Seminar Recap – When Erythrocyte Biology and Mechanics Collide

Right now, hundreds of thousands of units of blood are in storage in blood banks across the country.  But in terms of shelf life, they won’t last much longer than a gallon of orange juice.

Due to their short lifespan, the Red Cross requires for red blood cells to be used in 42 or fewer days after donation.  In addition to a steady need for new or returning donors — the Red Cross relies on 9.2 million donors each year — this leads to the staggering costs associated with hosting nearly-constant blood drives.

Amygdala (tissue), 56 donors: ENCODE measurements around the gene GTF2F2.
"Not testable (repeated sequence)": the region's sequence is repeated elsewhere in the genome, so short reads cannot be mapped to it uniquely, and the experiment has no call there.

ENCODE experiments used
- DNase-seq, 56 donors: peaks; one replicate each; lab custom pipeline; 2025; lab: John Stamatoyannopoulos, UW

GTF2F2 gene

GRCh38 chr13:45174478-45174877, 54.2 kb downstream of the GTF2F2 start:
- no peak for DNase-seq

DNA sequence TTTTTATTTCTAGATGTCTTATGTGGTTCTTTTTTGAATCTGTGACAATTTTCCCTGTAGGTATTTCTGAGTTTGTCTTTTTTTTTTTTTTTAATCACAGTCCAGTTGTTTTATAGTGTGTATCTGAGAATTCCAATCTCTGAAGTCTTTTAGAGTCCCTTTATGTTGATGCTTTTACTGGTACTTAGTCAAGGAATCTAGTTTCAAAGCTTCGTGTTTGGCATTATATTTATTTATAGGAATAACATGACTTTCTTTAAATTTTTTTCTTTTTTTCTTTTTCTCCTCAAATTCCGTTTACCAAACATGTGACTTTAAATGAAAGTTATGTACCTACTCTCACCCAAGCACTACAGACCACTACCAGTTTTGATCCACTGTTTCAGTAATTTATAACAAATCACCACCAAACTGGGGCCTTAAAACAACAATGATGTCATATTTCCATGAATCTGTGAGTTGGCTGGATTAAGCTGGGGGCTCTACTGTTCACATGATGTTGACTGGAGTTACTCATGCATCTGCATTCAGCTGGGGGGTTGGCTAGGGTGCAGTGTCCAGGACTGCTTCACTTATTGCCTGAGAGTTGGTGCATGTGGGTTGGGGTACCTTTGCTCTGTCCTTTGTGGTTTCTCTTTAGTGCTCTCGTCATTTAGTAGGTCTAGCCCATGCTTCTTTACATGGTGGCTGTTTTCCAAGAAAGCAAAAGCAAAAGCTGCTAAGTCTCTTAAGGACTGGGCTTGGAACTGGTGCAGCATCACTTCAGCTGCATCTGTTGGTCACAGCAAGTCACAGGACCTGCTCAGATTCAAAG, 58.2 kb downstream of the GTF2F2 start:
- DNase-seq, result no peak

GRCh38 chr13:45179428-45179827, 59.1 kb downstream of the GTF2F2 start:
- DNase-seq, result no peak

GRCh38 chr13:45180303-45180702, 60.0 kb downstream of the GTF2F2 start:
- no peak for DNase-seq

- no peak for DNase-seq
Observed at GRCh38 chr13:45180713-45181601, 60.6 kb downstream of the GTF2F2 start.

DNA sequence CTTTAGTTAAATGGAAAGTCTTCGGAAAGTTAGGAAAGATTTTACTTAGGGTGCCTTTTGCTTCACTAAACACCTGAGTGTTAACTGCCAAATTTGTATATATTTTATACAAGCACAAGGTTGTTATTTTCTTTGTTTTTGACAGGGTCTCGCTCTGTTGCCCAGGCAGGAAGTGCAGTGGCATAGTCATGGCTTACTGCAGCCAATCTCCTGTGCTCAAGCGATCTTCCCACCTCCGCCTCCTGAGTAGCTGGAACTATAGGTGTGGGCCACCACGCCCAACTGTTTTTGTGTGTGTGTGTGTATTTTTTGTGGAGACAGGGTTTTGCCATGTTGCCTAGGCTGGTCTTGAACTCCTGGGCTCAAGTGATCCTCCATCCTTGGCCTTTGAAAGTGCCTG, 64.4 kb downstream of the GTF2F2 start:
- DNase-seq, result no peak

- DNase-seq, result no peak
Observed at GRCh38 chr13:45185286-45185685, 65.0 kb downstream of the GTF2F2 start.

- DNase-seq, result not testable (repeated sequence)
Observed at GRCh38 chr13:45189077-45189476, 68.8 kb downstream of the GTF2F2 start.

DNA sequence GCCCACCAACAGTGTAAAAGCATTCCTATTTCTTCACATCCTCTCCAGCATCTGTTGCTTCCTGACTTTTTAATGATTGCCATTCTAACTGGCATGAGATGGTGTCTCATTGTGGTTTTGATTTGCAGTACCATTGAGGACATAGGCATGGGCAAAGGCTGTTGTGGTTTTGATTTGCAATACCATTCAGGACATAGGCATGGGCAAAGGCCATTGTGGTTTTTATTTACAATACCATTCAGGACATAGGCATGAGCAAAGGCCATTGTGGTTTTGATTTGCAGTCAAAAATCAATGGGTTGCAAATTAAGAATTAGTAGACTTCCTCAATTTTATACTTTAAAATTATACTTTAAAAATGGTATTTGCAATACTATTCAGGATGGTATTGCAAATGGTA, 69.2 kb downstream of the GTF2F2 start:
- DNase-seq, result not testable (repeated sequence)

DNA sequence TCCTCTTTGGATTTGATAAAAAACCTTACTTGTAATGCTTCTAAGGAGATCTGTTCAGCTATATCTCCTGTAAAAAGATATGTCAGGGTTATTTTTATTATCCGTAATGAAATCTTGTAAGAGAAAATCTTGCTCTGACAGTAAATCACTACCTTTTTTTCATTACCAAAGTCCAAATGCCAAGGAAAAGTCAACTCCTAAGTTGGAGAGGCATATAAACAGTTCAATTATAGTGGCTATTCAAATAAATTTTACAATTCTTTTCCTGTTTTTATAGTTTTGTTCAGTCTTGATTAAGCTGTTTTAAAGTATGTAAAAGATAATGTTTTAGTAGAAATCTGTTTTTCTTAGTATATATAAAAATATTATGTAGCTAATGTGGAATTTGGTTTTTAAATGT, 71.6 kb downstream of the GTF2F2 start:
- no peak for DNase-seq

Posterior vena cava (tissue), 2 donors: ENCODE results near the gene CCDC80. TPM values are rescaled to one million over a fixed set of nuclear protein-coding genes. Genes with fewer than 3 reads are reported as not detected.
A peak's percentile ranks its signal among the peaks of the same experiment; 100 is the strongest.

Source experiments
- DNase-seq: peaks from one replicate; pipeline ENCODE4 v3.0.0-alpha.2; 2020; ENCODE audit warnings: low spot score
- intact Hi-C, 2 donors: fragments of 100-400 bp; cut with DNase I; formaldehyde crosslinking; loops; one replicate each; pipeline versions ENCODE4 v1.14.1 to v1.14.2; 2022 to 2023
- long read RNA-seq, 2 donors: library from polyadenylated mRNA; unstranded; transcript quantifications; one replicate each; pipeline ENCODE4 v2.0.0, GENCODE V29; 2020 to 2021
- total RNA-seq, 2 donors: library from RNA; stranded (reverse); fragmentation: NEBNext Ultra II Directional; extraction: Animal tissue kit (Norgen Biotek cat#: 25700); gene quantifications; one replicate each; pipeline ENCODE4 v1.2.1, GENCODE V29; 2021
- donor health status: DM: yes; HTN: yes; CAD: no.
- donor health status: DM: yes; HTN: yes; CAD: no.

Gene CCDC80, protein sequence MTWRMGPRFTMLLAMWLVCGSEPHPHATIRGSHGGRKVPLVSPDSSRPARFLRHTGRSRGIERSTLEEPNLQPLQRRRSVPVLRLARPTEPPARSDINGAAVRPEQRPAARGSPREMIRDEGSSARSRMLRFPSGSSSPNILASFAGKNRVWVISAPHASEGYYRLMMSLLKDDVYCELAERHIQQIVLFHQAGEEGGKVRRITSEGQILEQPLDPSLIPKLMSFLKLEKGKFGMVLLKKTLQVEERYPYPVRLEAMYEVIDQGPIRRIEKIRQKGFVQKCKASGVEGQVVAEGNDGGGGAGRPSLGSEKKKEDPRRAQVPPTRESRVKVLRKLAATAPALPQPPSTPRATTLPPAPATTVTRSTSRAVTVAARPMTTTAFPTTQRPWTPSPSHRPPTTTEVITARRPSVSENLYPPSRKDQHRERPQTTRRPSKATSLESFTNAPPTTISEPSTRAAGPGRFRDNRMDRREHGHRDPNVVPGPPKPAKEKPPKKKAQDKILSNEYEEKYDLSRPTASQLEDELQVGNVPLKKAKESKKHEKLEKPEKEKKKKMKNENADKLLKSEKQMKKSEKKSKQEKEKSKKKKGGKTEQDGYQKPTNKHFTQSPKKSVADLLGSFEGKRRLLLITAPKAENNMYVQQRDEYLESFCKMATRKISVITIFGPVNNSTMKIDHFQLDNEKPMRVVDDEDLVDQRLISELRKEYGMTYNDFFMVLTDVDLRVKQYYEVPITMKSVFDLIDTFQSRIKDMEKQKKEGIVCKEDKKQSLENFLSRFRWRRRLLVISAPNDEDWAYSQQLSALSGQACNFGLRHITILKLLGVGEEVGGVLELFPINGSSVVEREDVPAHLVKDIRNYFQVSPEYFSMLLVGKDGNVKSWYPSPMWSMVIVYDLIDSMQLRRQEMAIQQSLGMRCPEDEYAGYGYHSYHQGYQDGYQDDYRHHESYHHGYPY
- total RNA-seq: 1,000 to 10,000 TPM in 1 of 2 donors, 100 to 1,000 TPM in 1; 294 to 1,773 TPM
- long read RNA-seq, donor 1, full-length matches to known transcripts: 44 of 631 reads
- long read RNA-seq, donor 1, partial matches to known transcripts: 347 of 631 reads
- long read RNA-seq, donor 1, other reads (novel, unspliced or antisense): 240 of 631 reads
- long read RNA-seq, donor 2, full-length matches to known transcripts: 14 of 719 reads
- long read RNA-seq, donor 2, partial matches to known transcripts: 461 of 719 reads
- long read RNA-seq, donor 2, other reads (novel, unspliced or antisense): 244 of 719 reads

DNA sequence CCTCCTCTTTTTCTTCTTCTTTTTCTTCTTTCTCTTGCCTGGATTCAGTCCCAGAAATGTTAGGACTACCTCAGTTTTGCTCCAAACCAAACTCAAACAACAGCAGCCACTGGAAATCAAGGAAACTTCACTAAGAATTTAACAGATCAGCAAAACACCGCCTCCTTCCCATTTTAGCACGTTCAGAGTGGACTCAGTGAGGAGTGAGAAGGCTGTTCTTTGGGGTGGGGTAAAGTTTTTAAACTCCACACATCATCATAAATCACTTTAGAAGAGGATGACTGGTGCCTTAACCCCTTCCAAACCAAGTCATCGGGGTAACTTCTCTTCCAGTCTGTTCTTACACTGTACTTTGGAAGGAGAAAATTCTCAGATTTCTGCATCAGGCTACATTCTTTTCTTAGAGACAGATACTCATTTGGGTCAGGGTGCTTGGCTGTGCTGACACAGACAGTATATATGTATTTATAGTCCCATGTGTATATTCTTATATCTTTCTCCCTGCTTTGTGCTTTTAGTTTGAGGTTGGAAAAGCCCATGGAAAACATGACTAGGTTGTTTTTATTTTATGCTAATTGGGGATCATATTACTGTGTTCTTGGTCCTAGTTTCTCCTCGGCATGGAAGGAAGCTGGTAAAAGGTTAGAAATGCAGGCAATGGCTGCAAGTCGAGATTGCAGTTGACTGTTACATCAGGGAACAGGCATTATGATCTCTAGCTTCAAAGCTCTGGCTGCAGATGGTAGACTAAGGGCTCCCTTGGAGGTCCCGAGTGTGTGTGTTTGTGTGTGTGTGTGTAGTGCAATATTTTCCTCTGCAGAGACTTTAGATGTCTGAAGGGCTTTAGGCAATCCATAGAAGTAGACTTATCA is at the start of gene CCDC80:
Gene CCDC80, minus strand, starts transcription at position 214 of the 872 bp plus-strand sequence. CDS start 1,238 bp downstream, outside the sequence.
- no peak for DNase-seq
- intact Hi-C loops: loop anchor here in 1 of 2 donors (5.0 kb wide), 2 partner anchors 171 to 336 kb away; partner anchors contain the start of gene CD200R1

But in recent months, researchers at the University of Rochester have been working on a way to use embryonic stem cells to generate red blood cells for clinical use.

James Palis, M.D.

James Palis, M.D.

James Palis, M.D., professor of pediatrics, hematology, and oncology in the Medical Center, and Rick Waugh, Ph.D., chair of the biomedical engineering department on River Campus, shared their research at an April seminar in Helen Wood Hall auditorium.

Problems of scale

A study from France that was published in the journal Blood in 2011 showed that red blood cells grown outside the body could be successfully infused back into a patient, and had lifespans on par with those of normal red blood cells.

“So there is a proof of principal that you can start with a source of progenitors, expand red cells and use them as a potential source of transfusion therapy,” said Palis.